C2E2 Day 1

twitter C2E2 Day 10facebook C2E2 Day 10google C2E2 Day 10pinterest C2E2 Day 10tumblr C2E2 Day 1reddit C2E2 Day 10stumbleupon C2E2 Day 10email C2E2 Day 1

It was a day of discovery for the comics industry gathered in Chicago for C2E2 yesterday. Discovering where things were; discovering who was there; discovering how to get past the toilet and sink show.

The first major discovery was that — as many locals had warned us — the McCormick Place convention center is HUGE. Brobdingnagian. It is the largest convention center in the US, with 2,670,000 sq. ft. of space. That’s FOUR San Diego Convention Centers. Your feet will hurt!

Arriving at the show yesterday, I was confronted — as Torsten had it in his transport guide — by immense signage for the KBIS kitchen and bath show. Well-dressed, sales-focused men and women were streaming into halls full of gleaming porcelain cabinets and sparkling tile counters. I felt intensely Gulliver-like as I passed a hall filled with the echoing whoosh of a fountain and imagined displays of giant toilets flushing and insinkerators crushing. Kitchens and baths are bigger than comics, no question, ‘cuz you need a place to eat and a place to sit and read your iPad.

skybridge C2E2 Day 1
(Photo via Agent M)

To find the comics, one had to cross over a kind of rainbow bridge to Valhalla, aka, the Lakeside Hall. Here things were equally vast and roomy. If I’ve spent the past few weeks of convention travel trying not to get jostled, at C2E2 I had found a happy realm of wide aisles and expansive vistas.

Because the show was so big, it was hard to get a read on the crowd, honest. It was definitely on the light side — there were no giant crowds or lines — but it seemed to be slow but steady every time we stopped to chat to someone. It was a perfectly fine day at a show, but people had perhaps been expecting a big crowd to surge in at some point, and that point never happened.

Despite this, no one was complaining about the show, at least in our ear shot. Over and over, I heard (without any prompting) “This is so much better than being at Rosemont,” from artists and fans. Not one person expressed nostalgia for the days at the convention center in Rosemont for Wizard World Chicago/Chicago Comic-con. Points for C2E2: a better setting, downtown Chicago and a focus on comics.

Nonetheless, today will be a big day that decides the story of the show. As Calvin Reid tweeted:

Today is a big day for #c2e2 the show need a big turnout today. Exhibitors are very happy with everything but traffic needs to be better.

A few pointers and talking points:

• The programming rooms ARE a bit hard to find if you don’t know the layout. They are concentrated in one area, but separated on opposite sides of a giant auditorium, so, for instance, to get from the Mondo Marvel to the DC Nation panel last night (scheduled to overlap, rather annoyingly) you had to go out of one room, go down an escalator, walk across the hall (did we say the hall was big?) go UP an escalator and finally find a a mirror image universe panel room that had Dan DiDio instead of Joe Quesada.

• This is what artist Tom Fowler aptly termed “a big breakfast show.” McCormick is off in its own section of Gladsheim, and there is not a lot of food in and around the convention center; what exists is ludicrously overpriced, even by convention center standards. $25 for two pieces of pizza and a couple of drinks was an oft repeated price point. Our advice: tank up on a big breakfast, pack a lot of snacks, fruit and water and hold out for a big dinner at one of Chicago’s world class restaurants.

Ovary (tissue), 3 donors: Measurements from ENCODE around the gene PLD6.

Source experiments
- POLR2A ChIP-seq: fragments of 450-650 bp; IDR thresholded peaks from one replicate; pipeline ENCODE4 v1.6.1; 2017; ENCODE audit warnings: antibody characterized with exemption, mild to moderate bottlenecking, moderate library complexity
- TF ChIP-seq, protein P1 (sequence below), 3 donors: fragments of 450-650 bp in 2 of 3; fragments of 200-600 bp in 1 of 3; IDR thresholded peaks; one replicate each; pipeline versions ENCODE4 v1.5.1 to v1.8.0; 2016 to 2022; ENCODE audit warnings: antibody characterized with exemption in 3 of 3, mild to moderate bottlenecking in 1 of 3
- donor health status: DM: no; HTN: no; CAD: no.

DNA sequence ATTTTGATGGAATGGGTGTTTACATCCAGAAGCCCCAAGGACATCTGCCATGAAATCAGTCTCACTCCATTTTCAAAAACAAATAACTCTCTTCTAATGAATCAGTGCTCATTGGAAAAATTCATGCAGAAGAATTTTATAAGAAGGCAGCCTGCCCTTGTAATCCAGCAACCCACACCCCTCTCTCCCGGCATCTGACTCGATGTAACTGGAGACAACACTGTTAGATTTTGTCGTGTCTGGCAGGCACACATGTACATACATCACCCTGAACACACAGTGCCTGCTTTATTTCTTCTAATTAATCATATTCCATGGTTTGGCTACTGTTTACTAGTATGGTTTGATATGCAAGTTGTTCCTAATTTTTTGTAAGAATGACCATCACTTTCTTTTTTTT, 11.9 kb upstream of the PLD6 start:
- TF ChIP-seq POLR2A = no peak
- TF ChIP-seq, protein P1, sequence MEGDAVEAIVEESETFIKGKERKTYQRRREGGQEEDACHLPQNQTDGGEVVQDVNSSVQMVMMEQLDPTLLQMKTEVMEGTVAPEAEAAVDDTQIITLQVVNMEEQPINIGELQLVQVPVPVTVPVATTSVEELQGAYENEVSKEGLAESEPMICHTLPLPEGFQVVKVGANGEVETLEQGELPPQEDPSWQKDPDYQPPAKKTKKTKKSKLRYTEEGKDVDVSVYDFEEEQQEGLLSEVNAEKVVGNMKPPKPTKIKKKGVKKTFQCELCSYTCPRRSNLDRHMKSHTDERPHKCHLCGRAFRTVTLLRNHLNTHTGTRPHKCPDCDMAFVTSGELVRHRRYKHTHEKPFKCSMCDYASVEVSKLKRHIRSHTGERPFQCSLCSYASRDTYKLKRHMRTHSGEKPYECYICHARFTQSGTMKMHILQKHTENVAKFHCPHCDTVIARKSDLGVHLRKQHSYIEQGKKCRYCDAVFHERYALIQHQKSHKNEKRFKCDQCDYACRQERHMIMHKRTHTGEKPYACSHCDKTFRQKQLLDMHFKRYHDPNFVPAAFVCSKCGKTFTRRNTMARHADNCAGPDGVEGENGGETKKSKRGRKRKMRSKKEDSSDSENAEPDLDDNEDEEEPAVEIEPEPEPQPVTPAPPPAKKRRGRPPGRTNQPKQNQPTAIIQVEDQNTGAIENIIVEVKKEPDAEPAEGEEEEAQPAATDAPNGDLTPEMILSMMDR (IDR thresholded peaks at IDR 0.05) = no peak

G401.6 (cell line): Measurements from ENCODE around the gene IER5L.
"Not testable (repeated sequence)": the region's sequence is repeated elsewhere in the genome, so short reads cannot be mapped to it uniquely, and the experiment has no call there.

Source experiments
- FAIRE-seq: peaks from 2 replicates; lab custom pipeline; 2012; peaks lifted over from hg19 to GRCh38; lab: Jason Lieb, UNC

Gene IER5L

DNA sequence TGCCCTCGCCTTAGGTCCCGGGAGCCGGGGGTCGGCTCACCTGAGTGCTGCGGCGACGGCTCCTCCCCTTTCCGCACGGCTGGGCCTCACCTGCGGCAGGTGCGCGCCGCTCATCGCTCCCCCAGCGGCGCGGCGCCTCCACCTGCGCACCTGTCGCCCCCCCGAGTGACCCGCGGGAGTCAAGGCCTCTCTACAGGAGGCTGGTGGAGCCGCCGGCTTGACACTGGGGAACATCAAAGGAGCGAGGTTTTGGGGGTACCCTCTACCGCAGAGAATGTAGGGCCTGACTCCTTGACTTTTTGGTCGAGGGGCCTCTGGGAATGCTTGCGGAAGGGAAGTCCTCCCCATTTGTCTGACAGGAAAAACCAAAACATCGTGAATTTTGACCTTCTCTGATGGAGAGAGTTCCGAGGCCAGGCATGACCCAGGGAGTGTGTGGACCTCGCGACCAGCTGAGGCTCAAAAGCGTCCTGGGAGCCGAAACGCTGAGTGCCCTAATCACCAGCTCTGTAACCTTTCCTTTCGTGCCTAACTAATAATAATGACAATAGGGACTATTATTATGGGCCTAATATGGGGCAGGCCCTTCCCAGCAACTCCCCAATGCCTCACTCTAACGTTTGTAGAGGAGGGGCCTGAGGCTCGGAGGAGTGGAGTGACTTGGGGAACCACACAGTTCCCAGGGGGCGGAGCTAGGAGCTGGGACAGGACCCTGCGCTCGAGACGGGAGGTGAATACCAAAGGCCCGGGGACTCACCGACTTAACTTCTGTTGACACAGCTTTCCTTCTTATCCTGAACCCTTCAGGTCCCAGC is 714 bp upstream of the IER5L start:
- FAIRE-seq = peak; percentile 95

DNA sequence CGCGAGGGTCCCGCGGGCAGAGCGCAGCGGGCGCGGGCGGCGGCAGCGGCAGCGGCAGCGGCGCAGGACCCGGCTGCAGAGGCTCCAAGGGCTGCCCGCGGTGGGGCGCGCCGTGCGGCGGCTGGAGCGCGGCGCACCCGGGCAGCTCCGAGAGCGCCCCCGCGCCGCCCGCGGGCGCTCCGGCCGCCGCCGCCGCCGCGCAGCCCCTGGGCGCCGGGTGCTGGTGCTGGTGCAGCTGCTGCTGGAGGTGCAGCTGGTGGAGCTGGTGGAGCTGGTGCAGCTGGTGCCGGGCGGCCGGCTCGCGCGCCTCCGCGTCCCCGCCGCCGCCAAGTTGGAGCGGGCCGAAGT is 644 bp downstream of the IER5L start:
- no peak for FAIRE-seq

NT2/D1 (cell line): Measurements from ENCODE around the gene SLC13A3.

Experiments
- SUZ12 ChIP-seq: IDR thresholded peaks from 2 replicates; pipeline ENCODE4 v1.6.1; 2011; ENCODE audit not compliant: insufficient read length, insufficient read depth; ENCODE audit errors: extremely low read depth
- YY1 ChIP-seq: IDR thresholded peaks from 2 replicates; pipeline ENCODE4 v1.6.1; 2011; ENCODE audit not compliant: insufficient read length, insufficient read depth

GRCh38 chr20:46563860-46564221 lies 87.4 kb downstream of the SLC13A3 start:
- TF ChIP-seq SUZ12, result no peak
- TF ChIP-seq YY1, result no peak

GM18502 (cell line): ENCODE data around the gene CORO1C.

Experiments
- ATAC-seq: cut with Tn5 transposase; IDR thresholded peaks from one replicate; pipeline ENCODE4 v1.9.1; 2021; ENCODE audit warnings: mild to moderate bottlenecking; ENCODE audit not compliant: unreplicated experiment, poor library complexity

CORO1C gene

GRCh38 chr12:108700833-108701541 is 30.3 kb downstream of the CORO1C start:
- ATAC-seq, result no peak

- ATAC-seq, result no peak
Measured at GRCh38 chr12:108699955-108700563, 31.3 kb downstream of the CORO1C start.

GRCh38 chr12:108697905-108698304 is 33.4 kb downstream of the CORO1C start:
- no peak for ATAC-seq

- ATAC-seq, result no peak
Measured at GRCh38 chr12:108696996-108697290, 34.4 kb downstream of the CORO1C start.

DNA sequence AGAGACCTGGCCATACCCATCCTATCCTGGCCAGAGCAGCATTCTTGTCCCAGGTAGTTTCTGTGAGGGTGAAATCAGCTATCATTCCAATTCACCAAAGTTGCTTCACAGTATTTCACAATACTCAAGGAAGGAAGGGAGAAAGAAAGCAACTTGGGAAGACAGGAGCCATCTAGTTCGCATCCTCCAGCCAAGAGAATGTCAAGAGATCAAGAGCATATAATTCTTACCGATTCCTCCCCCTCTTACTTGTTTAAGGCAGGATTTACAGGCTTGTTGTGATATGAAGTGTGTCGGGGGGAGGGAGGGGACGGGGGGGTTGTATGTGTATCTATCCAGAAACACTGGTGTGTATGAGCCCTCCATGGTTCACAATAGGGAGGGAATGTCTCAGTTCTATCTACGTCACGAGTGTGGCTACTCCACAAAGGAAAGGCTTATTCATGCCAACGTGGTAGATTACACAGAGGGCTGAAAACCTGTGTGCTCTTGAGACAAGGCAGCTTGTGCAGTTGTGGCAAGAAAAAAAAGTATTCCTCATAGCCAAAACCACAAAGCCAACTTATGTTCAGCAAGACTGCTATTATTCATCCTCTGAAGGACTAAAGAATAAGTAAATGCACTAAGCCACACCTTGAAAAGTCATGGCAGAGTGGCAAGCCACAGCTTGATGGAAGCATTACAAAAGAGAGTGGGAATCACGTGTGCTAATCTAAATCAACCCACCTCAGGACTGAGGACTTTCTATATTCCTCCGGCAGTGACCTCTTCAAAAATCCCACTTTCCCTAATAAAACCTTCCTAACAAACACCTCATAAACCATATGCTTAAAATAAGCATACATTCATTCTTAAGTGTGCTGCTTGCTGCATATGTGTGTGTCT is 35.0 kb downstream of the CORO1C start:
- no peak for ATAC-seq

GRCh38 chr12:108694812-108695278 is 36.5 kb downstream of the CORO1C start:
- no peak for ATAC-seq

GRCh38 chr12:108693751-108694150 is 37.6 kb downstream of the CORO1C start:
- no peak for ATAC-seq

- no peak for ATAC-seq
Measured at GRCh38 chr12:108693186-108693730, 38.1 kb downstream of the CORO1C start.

• Similarly, the Kitchen and Bath Show people have completely jammed up the Starbucks near the Sky Bridge to Bifrost. There is, however, another coffee spot selling — excuse me, “proudly brewing” Starbucks DOWNSTAIRS, near the line to get in. There is also a coffee spot on the floor near the back of the hall on the way to the outside patio. There was no line at either when I saw them yesterday.

• If you are taking a cab to the show, make sure to tell them to go to the “Lakeside hall” if you don’t want to walk through Kitchen Valhalla.

• The outside patio, overlooking the emerald green waters of Like Michigan, is really awesome. We ran into a few pals there and spent over half an hour in a relaxing chat about many things. However, during the chat, one pal began to get tummy troubles from the “BBQ sandwich” purchased inside, so those with delicate digestion should be forewarned that a lot of the fast food in Chicago is not for beginners.

• The comics media panel was an all star-fest with Lucas Siegel, Brigid Alverson, Johanna Draper Carlson, Noah Berlatsky, Ron Richards, Caleb Goellner, and Rick Marshall. As usual at such fests, the audience was mostly other journos and bloggers, including Glen Haumann, Michael May, Troy Brownfield, and probably other people I’ve forgotten from the scrum at the end. It was a very lively panel which covered a lot of topics, and could have lasted a LOT longer but the late start hour made post-panel hot food a necessity for THIS writer anyway. Noah, ever the hooded individualist, has a post up talking about the panel that sort of takes the piss about a few things said; Noah’s own “It’s only comics!” attitude was mostly scoffed at by the other panelists and is, I think, a giant step backwards, but you know what, I’m glad to have put together a panel where not everyone agreed, because that gets old fast. Anyway, Jamie Coville was recording it, and I did too, but there were a lot of audio problems so it may have to live on in our memories.